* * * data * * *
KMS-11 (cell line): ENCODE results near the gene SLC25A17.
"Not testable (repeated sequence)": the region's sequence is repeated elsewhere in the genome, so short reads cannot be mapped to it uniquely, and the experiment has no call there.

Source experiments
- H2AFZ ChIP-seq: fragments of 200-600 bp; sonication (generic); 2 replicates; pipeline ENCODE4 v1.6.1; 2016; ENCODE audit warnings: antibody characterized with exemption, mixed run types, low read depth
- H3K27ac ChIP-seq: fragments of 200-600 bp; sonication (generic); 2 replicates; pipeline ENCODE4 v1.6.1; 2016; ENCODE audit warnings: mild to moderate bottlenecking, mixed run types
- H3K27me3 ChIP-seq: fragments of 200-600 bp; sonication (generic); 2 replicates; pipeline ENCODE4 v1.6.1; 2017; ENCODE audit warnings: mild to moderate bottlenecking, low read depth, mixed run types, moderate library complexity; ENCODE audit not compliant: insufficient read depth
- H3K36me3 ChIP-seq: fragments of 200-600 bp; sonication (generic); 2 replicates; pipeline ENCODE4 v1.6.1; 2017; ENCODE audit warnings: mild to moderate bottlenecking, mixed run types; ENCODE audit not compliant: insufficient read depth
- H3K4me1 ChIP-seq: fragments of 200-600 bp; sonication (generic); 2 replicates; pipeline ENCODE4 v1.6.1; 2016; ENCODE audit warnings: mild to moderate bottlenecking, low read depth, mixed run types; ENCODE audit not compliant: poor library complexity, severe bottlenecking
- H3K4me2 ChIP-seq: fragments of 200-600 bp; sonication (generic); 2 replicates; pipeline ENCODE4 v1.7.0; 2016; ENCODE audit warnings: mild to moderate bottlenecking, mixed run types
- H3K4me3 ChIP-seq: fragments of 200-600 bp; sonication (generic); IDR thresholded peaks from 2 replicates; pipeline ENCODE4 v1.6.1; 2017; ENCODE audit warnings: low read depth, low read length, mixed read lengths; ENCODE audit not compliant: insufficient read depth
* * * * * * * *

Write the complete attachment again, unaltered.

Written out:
KMS-11 (cell line): ENCODE results near the gene SLC25A17.
"Not testable (repeated sequence)": the region's sequence is repeated elsewhere in the genome, so short reads cannot be mapped to it uniquely, and the experiment has no call there.

Source experiments
- H2AFZ ChIP-seq: fragments of 200-600 bp; sonication (generic); 2 replicates; pipeline ENCODE4 v1.6.1; 2016; ENCODE audit warnings: antibody characterized with exemption, mixed run types, low read depth
- H3K27ac ChIP-seq: fragments of 200-600 bp; sonication (generic); 2 replicates; pipeline ENCODE4 v1.6.1; 2016; ENCODE audit warnings: mild to moderate bottlenecking, mixed run types
- H3K27me3 ChIP-seq: fragments of 200-600 bp; sonication (generic); 2 replicates; pipeline ENCODE4 v1.6.1; 2017; ENCODE audit warnings: mild to moderate bottlenecking, low read depth, mixed run types, moderate library complexity; ENCODE audit not compliant: insufficient read depth
- H3K36me3 ChIP-seq: fragments of 200-600 bp; sonication (generic); 2 replicates; pipeline ENCODE4 v1.6.1; 2017; ENCODE audit warnings: mild to moderate bottlenecking, mixed run types; ENCODE audit not compliant: insufficient read depth
- H3K4me1 ChIP-seq: fragments of 200-600 bp; sonication (generic); 2 replicates; pipeline ENCODE4 v1.6.1; 2016; ENCODE audit warnings: mild to moderate bottlenecking, low read depth, mixed run types; ENCODE audit not compliant: poor library complexity, severe bottlenecking
- H3K4me2 ChIP-seq: fragments of 200-600 bp; sonication (generic); 2 replicates; pipeline ENCODE4 v1.7.0; 2016; ENCODE audit warnings: mild to moderate bottlenecking, mixed run types
- H3K4me3 ChIP-seq: fragments of 200-600 bp; sonication (generic); IDR thresholded peaks from 2 replicates; pipeline ENCODE4 v1.6.1; 2017; ENCODE audit warnings: low read depth, low read length, mixed read lengths; ENCODE audit not compliant: insufficient read depth